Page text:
Italy (Brussels Morning) From seasonal changes to the various types of the seabed, from the beach or onboard boats, the places and techniques of fishermen hunting for tigers, bonito, amberjacks, and music.
Fishing rod, a couple of km of line, different types of bait and, you never know, some other tool that could be useful during the trip. All neatly placed in the suitcase ready the night before. All that remains is to choose the place, a point along the coast from Baby Park onwards northwards or from the Montorsoli lantern to Giampilieri, excluding the port areas, because they are off limits.
The sun has not yet risen and the sky is orange: it is important to arrive at dawn to be able to grab the best place. Nothing is left to chance: even before setting off the fisherman already knows the currents and has studied the moon, especially because today he has decided to fish from the shore and not go out by boat. The chair was stuck in the sand and thrown. As far as possible, with style and elegance, as if the fish could see it. Two minutes of waiting… Becomes five… Ten… Half an hour… An hour… But his face doesn’t change expression when a normal man would have already lost hope and patience. But the sea pays off, it almost always does.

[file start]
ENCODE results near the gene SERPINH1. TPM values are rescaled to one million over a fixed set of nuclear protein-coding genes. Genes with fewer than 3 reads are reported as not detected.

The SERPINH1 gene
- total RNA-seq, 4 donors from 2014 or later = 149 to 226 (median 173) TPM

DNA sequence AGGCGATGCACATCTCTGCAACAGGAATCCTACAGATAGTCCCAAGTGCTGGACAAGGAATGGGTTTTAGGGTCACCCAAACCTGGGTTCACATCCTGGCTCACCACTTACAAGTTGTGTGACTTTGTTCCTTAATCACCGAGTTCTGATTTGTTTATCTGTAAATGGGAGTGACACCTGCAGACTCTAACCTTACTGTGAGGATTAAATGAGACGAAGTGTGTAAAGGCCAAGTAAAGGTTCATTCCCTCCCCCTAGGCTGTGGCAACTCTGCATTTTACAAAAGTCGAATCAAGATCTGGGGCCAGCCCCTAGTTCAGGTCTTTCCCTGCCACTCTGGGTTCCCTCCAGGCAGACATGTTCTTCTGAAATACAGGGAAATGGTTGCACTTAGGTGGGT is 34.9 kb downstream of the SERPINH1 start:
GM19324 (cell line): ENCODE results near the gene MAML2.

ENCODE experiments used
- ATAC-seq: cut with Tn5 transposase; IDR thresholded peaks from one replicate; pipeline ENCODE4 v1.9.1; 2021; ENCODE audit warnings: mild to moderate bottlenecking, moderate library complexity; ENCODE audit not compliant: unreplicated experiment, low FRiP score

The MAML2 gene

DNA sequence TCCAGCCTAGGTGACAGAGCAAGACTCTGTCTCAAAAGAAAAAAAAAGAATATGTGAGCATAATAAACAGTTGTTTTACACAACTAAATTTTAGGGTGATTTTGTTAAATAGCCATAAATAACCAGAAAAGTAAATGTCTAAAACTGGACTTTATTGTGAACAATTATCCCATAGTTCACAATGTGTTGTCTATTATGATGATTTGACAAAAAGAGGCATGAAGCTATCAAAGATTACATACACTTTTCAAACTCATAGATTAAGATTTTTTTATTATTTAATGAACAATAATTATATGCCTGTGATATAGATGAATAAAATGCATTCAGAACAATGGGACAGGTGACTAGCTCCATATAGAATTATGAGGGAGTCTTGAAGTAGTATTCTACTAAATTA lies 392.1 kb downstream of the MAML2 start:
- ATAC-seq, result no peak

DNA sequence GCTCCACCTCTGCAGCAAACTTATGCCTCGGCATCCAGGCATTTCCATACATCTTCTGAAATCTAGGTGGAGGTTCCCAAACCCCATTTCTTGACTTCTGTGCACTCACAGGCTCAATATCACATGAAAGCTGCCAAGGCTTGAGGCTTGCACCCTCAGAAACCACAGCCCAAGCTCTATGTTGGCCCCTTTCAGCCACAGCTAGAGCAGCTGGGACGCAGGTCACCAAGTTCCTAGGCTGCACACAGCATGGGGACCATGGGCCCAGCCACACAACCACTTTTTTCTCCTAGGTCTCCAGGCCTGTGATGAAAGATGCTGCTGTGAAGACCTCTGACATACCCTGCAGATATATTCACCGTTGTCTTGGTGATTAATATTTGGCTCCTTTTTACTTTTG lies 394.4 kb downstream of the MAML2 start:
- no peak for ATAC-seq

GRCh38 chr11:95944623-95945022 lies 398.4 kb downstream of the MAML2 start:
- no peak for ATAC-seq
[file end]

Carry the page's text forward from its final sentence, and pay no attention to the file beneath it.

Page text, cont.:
For a fisherman, the Strait is undoubtedly the goose that lays the golden eggs, even if a little less so than a few years ago: thanks to its currents, the mild climate of the Mediterranean, and its vast and varied seabed, depending on the period, you can find all types of fish. From sea bream to barracuda, from blue fish to cephalopods, it’s not that difficult to even come across some sharks.
Fish are available all year round because it is a forced passage point. However, in spring, it is easier to find blue fish such as pelagics, i.e. migratory fish: bonito, tuna, mackerel, lanyards, seals, etc. In summer, snappers, amberjacks, sea bream, dolphinfish, garfish, imperial garfish, sea bream, Lecce, Lecce Stella, and the famous cuirassier snapper, known in Messina as “pauro”, also begin to populate the Strait more.